The smart people would tell me I shouldn't keep mentioning it, but that's like saying that there's no room for improvement in your life. You're so perfect you don't need to do anything to make it better? If your existence involves late night rants to people you never met in the vain hope they can make the computer game you live and breathe easier? I think you're probably in need of a wake up call. It isn't your choice. I may object to my Class Hall's composition, I may feel that my specs don't provide adequate fantasy and may even shed a tear that all that Plate gear can't be mogged on my Druid. The fact remains, it doesn't matter. None of that breaks the game, just like flying doesn't ruin it, simply creates more of a challenge. If all you want is to breeze through life without consequence, what the living fuck are you doing starting random spats online with people you've never met to begin with? Is this also a way to massage an ego so distorted it thinks this post is clearly about them and as a result you've won some kind of battle by being noticed? I'm so obviously and utterly crying into my Bran Flakes this morning with how much your words have hurt me.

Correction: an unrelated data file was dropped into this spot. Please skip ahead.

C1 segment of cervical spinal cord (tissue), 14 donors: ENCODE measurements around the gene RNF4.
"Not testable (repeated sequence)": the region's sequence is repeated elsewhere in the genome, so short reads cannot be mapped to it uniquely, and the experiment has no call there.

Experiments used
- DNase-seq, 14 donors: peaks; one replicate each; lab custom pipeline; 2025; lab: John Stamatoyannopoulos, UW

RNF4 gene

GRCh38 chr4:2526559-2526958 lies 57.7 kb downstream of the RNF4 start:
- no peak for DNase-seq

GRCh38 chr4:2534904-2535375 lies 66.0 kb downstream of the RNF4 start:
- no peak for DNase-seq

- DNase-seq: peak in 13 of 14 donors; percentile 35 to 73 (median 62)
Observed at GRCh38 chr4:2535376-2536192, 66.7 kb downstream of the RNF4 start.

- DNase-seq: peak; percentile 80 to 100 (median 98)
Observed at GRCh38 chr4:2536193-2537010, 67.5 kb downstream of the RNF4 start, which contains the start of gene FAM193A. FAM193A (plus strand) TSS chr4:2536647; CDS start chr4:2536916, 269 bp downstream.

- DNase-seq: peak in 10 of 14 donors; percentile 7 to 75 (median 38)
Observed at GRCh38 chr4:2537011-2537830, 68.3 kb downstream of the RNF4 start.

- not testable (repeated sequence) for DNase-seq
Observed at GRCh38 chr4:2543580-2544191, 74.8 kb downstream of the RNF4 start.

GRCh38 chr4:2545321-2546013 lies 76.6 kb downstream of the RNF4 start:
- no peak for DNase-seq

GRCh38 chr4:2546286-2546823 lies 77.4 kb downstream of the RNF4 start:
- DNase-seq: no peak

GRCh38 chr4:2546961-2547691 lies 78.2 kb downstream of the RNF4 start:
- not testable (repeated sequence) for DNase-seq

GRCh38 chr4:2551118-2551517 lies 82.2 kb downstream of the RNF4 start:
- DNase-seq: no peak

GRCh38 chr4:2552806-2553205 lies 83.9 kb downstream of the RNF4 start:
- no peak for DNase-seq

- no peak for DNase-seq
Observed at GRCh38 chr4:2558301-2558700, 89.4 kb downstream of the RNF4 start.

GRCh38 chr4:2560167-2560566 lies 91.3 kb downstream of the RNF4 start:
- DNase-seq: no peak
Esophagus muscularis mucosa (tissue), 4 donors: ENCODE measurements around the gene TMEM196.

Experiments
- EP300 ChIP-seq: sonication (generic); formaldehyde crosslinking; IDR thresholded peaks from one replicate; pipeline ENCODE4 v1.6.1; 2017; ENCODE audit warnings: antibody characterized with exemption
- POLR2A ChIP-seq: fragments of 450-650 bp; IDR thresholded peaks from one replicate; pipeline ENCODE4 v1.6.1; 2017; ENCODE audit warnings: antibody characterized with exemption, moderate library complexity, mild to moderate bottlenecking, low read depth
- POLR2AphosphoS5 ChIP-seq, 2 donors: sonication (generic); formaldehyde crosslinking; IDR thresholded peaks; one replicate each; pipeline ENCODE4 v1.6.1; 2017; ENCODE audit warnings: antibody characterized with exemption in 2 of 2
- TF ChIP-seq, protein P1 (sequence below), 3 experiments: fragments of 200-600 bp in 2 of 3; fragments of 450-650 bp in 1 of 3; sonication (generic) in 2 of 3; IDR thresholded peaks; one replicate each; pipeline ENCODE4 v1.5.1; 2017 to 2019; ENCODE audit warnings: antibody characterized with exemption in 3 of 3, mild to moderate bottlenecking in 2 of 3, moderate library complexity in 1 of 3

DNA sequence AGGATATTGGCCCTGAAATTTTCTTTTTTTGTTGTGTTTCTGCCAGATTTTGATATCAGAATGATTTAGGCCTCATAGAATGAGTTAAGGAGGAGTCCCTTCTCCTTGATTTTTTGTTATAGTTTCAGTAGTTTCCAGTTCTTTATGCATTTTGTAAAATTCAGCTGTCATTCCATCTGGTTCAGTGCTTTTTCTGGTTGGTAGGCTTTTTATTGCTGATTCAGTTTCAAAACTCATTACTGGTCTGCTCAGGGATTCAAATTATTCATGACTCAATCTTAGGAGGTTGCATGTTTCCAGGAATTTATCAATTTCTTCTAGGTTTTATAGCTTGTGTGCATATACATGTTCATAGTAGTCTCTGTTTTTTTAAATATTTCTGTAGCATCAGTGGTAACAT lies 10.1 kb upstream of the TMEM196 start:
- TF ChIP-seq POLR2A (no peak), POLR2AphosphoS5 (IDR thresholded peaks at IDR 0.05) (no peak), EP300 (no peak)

Seriously, get a fucking life. Step out of your narrow-minded, egocentric bliss and realise the real truths. If by now you don't grasp this is just a game? What are you doing with the rest of your lives?


I had a lovely day out yesterday and you never get to ruin that by poisoning my mind. You don't 'run me off Twitter' through bullying and obsessive behaviour. Stupid, narrow minded and ultimately empty-souled people never win, because I am better than that. You could be too, if you went outside more often and stepped away from the blinding obsession the Internet now provides you with. There's an amazingly fabulous World out there that you can shape with your own thoughts and feelings. You just have to believe it is possible.

Needless to say, I have no time for such ignorance and arrogance any more.